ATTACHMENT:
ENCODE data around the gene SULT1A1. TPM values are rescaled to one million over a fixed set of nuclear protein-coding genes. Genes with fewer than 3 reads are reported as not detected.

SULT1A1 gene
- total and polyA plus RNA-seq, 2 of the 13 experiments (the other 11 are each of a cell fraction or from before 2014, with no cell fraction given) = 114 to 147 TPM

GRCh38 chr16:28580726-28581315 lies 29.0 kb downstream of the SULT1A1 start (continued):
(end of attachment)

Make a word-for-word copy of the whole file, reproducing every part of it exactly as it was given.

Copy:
ENCODE data around the gene SULT1A1. TPM values are rescaled to one million over a fixed set of nuclear protein-coding genes. Genes with fewer than 3 reads are reported as not detected.

SULT1A1 gene
- total and polyA plus RNA-seq, 2 of the 13 experiments (the other 11 are each of a cell fraction or from before 2014, with no cell fraction given) = 114 to 147 TPM

GRCh38 chr16:28580726-28581315 lies 29.0 kb downstream of the SULT1A1 start (continued):